Flight in America
First Parachute Jump in America
On November 20, 1818, Louis Charles Guille at 500 feet altitude, cut his basket loose from a balloon in Jersey City and parachuted safely to earth. He is credited with the first parachute jump in the western world.
First Continental Air Mail Terminus
On December 16, 1924, James D. Hill took off from Hadley Field in Piscataway Township on the first flight of the Air Mail Service from its new eastern base at Hadley Field. The first night air mail flight was flown out of Hadley on July 1, 1925, with pilot Dean C. Smith at the controls of the DH-4. The Air Mail Service moved to Newark Airport in 1930.
First Hard Surface Runway
On August 28, 1928, a 1,600 foot packed cinder runway was opened at Newark Airport. A four place Ryan monoplane, similar to Lindbergh's Spirit of St. Louis, landed at the airport before it was officially opened on October 1, 1928. The airport was also the first to have night lighting.
First Control Tower
In 1934, the Civil Works Administration completed work on the nation's first air terminal. Atop the administration building was the nation's first air traffic control tower, manned by William "Whitey" Conrad who had been hired in 1928 as the airport's first employee. Conrad designed many of the techniques used to control aircraft. He started, using flags and then invented the colored lights before radio controls were implemented.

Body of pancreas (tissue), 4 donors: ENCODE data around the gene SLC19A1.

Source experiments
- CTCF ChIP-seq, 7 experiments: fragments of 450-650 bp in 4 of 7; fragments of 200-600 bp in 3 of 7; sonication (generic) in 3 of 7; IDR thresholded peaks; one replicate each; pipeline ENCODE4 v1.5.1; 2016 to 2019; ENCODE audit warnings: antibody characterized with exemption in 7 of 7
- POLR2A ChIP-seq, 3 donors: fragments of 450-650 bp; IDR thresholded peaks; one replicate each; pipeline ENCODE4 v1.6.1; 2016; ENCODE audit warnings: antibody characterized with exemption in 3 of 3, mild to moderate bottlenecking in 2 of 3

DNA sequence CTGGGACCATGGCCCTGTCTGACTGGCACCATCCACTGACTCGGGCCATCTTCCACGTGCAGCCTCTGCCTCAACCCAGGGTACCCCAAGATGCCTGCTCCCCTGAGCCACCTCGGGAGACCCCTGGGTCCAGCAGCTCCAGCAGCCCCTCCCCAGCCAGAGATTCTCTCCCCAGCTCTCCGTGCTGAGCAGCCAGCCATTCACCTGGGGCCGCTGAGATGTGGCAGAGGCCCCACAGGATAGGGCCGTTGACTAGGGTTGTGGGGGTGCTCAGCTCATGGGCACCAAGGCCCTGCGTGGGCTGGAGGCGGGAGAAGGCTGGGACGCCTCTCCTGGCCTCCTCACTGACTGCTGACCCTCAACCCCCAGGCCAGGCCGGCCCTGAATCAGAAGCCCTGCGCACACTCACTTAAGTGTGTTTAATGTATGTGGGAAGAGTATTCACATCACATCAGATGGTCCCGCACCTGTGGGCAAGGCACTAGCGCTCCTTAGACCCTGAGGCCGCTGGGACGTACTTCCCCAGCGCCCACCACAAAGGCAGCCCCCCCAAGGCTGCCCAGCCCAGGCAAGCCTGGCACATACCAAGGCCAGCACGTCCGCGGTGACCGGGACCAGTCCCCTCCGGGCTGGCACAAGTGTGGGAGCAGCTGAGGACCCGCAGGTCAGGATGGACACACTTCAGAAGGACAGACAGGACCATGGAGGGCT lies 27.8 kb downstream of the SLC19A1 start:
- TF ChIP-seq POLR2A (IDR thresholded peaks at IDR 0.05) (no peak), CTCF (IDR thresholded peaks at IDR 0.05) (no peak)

First Blind Flight
On September 24, 1929, Lt. James Doolittle, accompanied by Lt. Benjamin Kelsey as his safety pilot flew 15 minutes "under the hood" over Mitchel Field, Long Island, using the homing radio developed by Aircraft Radio Corp. of Boonton Township.
First Air Mail Flight
On July 4, 1912, Oliver Simmons, piloting a pontoon-equipped Wright B Flyer, carried 18 pounds of mail and Mayor Ferd Garretson of Perth Amboy across Raritan Bay from South Amboy to Perth Amboy.